How did you usher in the new year? Chances are you watched the countdown on TV with your friends & family, toasting as the mystical dial hit midnight and the fanfare erupted all around you celebrating 2018 and the fact that you didn’t have to work on Monday. Another great year has passed, and we have a feeling 2018 will be even better!
But you don’t have to tell that to the broadcast crew of the Times Square Ball Drop 2018 in New York. Going on their 3rd year of countdown webcast, Live X once again hosted and broadcasted the official live stream of the Ball Drop (sponsored by the Times Square Alliance), which reached over 2 million views in 6 hours of the program.
Here’s a clip of the video:
Now, if there’s one thing particularly remarkable about this show, it’s how flawlessly Live X was able to make it look like a traditional TV broadcast. Multiple interviews, roaming ENGs, seamless switching & transitions, and most importantly, crystal-clear video quality. So how did they do it? With the best encoders/decoders in the market of course!
Broadcasting from the middle of Times Square was going to be no easy feat, and Live X technical supervisor Nick Nagurka was well-aware. Not only was there over a million people in attendance, but with the congestion of cellular signals from a million phones stuffing 4G, you’d probably get a better transmission using paper cups for phones.
“There was no way we were going to get any signal out of there, but we needed to have roaming ENGs if we were going to produce a good show,” explained Nagurka. “That’s why it was so important to have a reliable remote point-to-point transport from our roaming camera to the broadcast truck.”
So to broadcast in the crowd, Nagurka and the production team found a different solution:
- 3x Roaming ENG camera.
- 1x Teradek Cube encoders mounted to a camera.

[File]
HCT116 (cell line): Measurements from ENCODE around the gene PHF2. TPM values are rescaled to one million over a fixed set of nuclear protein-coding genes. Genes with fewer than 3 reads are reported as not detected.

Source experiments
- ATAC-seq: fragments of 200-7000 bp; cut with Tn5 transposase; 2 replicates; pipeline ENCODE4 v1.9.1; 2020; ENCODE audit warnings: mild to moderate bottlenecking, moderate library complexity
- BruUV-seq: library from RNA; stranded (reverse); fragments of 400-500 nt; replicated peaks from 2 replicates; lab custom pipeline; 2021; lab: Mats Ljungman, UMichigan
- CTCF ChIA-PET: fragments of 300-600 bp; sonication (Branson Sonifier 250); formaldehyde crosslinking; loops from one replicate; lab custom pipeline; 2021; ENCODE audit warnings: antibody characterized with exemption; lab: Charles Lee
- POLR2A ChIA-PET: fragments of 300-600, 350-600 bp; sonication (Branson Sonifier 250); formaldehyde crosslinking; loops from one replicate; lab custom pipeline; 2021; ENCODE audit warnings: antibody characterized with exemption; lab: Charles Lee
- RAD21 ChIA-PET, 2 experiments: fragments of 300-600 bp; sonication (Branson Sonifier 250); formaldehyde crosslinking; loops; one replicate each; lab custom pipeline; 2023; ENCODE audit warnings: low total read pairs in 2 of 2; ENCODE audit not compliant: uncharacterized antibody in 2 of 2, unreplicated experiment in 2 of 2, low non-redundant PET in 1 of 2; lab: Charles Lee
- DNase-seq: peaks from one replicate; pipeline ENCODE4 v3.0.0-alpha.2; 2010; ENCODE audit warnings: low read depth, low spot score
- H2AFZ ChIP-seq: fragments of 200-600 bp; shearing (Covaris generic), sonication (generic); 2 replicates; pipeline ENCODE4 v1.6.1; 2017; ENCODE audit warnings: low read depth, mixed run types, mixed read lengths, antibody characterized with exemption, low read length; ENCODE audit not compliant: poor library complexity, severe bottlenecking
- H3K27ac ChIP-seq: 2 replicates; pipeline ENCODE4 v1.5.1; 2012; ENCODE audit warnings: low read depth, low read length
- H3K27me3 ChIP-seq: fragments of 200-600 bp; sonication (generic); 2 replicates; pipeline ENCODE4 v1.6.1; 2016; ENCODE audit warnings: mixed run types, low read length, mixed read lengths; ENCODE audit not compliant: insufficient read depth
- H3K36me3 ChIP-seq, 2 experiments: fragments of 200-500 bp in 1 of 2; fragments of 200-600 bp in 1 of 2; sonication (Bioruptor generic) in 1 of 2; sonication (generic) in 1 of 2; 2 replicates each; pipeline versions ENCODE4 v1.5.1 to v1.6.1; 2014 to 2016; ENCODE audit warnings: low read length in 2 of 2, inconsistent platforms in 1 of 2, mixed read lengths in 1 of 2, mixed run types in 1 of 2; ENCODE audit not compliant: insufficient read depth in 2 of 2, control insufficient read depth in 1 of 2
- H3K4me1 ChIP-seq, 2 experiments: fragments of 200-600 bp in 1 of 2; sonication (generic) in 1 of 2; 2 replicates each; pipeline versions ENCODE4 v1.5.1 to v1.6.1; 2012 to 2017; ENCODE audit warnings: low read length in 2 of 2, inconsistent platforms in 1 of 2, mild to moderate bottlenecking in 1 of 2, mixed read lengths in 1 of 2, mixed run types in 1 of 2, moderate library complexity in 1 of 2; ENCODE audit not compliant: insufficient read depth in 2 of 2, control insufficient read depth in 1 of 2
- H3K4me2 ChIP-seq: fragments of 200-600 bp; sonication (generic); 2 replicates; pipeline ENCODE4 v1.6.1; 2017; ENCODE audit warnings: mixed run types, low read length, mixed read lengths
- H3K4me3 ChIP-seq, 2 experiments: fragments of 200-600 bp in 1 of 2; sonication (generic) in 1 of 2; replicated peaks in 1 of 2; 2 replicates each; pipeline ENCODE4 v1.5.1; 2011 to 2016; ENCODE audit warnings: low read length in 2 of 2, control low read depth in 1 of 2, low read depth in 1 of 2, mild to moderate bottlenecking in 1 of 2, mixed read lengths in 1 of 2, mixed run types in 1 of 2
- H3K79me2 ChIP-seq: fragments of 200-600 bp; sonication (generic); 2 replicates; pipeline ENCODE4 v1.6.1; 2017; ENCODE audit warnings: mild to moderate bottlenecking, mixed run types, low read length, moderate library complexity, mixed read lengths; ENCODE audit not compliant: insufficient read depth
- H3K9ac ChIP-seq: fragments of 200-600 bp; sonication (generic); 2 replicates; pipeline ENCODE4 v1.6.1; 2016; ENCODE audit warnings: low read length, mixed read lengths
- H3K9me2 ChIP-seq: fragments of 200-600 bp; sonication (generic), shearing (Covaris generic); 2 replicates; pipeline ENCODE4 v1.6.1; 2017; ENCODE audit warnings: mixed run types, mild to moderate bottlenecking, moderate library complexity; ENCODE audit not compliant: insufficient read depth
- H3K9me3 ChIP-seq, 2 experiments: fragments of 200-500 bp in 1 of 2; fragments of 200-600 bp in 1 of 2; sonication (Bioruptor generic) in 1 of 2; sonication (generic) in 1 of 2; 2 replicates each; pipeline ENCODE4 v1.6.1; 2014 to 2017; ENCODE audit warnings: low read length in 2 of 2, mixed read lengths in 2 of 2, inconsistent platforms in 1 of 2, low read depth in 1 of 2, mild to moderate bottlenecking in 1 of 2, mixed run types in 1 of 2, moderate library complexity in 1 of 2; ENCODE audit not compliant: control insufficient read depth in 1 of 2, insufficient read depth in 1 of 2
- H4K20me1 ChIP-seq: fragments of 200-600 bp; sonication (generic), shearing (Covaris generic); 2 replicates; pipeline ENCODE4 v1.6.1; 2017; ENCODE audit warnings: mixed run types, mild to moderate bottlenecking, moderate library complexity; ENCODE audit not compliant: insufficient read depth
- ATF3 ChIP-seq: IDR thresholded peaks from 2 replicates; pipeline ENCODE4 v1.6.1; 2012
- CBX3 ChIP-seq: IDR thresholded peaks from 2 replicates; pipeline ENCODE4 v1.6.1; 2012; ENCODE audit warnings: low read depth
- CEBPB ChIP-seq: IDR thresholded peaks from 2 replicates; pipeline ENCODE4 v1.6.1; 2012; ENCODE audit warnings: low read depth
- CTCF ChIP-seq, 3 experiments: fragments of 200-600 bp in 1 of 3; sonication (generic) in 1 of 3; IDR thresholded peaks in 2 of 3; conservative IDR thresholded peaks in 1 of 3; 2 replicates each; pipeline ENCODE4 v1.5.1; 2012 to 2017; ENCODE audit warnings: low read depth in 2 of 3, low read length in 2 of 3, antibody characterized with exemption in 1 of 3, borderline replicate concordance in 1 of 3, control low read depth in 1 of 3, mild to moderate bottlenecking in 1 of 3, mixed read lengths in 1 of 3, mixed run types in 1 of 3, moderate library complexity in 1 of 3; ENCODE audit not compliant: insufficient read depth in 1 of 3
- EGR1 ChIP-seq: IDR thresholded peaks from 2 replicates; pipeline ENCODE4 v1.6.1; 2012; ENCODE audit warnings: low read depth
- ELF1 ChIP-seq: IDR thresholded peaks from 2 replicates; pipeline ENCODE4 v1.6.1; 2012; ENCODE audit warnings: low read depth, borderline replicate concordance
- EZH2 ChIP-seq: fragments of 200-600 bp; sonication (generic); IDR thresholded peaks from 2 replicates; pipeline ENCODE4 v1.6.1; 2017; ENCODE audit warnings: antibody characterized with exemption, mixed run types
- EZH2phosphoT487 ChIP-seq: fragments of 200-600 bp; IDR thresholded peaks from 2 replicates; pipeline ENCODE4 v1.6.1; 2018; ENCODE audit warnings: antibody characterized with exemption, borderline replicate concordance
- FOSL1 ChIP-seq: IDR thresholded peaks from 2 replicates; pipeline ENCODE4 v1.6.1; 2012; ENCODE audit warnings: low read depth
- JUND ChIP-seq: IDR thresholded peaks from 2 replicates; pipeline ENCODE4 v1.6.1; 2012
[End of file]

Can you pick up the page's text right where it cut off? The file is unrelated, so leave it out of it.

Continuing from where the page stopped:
- 1x Silvus StreamCaster SC4200 radio on same camera.
- 1x Silvus StreamCaster SC4400 radio at broadcast truck.
- 1x Cube decoder at broadcast truck.
- Underground fiber circuit to master control room for transmission via Verizon dedicated line.
While Live X had their own stage to set up multiple cameras, the most important cameras were the roaming ENGs capturing host Jonathan Bennett as he went around chatting with attendees and general audience B-rolls. Mounted to one of the 3 cameras were two critical pieces of equipment: Silvus StreamCaster SC4200 radio and Teradek Cube 655 encoder.
Silvus StreamCaster is a powerful, military-grade variable radio which can stream AV at up to 100Mbps through RF congested areas. This was paired with Live X’s Cube 655, a scalable video encoder for point-to-point video transport.
Once the Cube encoded the video into MPEG-TS, the StreamCaster radio transmitted it via a 5.2Ghz frequency through multiple range extenders and to the broadcast truck. A Cisco switch received the data and sent it to a Cube decoder, which decoded the H.264 video and pushed it to the switcher. The final video was then sent via fiber circuit to Live X’s master control room in the Hudson Yards for distribution.
The official feed was streamed to several live platforms simultaneously: Facebook (Times Square, New York Page), Livestream.com, Twitter and Periscope.
“We’ve never been able to ingest our ENG camera feeds so quickly into the switcher before, and the Cubes were a huge part of it,” said Nagurka. “The efficiency of the encoding and how high-def the video was made it an essential part of delivering the Ball Drop to viewers at home, and helped us produce a successful live show for the Times Square Alliance.”
Live X is a New York-based live production house. Check out their portfolio on their website, as well as past case studies: